Since 2001, Oceana has achieved hundreds of concrete policy victories for marine life and habitats. From stopping bottom trawling in sensitive habitat areas to protecting sea turtles from commercial fishing gear, our victories represent a new hope for the world's oceans.
Endangered Shortfin Mako Shark Gets a Fighting Chance at Survival with New Protections
The North Atlantic shortfin mako shark, which has been classified as endangered on the International Union for Conservation of Nature’s (IUCN) Red List of Threatened Species since 2019, is now protected from fishing for two years. Specifically, fishers are prohibited from keeping any short fin mako sharks they catch, as well as shipping them or landing them at any port. Many longline fishers targeting swordfish and tuna also catch mako sharks, often keeping them to sell commercially. The decision, which was made by the International Commission for the Conservation of Atlantic Tunas (ICCAT), will allow the species to begin to recover. This victory would not be possible without campaigning from Oceana and our allies, who rallied support for the ban from U.S Members of Congress and government officials.
Brazil Publishes Vessel Tracking Data for its Commercial Fishing Fleet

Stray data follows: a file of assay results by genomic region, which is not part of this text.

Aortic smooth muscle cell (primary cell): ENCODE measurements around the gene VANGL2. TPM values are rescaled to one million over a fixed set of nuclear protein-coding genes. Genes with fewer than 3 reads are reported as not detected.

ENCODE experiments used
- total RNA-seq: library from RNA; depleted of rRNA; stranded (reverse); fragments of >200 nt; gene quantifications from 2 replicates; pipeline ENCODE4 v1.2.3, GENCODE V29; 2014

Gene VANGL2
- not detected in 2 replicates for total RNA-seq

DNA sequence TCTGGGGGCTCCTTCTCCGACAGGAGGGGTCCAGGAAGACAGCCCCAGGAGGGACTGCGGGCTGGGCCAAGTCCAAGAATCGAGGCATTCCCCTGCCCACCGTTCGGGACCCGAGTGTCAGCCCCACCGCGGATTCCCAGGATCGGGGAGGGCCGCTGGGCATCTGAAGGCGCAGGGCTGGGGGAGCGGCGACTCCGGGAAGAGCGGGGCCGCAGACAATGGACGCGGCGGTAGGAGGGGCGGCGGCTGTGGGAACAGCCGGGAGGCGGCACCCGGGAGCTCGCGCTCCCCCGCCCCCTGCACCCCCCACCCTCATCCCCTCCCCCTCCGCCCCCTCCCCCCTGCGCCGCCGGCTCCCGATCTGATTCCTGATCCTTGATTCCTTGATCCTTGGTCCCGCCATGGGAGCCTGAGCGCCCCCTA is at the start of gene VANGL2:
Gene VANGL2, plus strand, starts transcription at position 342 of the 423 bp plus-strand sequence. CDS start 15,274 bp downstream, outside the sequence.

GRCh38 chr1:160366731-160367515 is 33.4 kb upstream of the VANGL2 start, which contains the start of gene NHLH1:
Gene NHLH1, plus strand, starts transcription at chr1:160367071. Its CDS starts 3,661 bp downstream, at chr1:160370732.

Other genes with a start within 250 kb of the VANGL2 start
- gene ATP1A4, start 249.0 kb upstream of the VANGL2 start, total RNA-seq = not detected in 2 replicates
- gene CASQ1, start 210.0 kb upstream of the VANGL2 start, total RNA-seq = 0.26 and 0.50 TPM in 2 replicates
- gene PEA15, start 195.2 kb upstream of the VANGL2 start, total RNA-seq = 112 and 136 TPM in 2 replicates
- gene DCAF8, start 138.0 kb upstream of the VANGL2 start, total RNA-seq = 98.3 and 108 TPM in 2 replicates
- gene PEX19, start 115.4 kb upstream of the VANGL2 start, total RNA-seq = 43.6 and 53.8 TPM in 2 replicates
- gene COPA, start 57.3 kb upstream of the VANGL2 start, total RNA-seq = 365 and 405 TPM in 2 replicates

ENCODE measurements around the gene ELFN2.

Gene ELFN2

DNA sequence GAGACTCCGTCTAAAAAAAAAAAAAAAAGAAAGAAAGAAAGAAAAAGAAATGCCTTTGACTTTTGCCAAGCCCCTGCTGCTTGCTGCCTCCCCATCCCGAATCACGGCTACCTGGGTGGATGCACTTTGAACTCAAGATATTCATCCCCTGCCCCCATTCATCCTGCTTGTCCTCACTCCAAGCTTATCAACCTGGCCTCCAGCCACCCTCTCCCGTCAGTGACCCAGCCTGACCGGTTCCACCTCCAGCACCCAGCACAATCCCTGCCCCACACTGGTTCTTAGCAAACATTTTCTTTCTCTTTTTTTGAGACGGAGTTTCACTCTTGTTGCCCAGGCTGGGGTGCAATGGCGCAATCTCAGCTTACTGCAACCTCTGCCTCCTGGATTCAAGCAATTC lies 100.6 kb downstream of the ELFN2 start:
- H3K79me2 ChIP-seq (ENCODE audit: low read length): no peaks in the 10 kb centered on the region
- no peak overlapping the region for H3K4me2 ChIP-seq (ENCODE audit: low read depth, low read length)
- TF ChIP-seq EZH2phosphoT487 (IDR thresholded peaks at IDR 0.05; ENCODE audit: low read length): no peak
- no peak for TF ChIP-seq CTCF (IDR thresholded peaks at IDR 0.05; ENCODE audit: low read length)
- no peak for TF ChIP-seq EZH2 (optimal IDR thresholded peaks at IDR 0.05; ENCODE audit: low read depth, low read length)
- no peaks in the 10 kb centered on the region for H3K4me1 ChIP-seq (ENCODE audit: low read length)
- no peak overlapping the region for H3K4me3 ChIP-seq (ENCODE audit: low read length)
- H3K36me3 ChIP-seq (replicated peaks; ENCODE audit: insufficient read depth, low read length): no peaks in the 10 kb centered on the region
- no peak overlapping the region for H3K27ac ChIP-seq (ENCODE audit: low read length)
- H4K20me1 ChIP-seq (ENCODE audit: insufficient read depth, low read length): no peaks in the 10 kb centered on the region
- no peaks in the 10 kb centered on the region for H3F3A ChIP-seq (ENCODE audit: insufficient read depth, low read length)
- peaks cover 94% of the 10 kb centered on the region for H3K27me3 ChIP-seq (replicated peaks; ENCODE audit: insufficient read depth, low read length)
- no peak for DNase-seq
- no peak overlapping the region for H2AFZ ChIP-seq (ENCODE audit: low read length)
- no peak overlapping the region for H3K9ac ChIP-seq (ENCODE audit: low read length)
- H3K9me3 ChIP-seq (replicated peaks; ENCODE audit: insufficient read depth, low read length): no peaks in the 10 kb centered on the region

Brazil’s industrial fishing vessel data were made publicly available through the Global Fishing Watch (GFW), a platform founded by Oceana, Google, and SkyTruth. This will allow anyone in the world to monitor more than 1,400 fishing vessels in real-time for free on the GFW platform. The data available on GFW follows campaigning by Oceana in Brazil to increase transparency and traceability at sea and combat illegal, unreported, and unregulated fishing. The victory also follows the launch of the OpenTuna initiative, developed with support from Oceana and GFW, which publicizes tracking data from Brazil’s tuna fleet on the OpenTuna website.
California Enhances Protections for Endangered Pacific Leatherbacks
California designated the Western Pacific population of leatherback sea turtles as endangered under the California Endangered Species Act (CESA). Pacific leatherbacks are the most endangered sea turtle in the Pacific Ocean with their population having declined 95% over the last 30 years. The added California designation will enhance efforts by the state to study, protect, and recover these turtles and their habitat. The CESA listing follows campaigning by Oceana and allies and recent regulations in California to reduce the risk of entanglements to Pacific leatherbacks, blue whales, and humpback whales in commercial Dungeness crab gear. The regulations also allow for approved alternative fishing gear that lowers the risk of entanglement, such as “pop-up” gear, to be used in areas closed to conventional gear.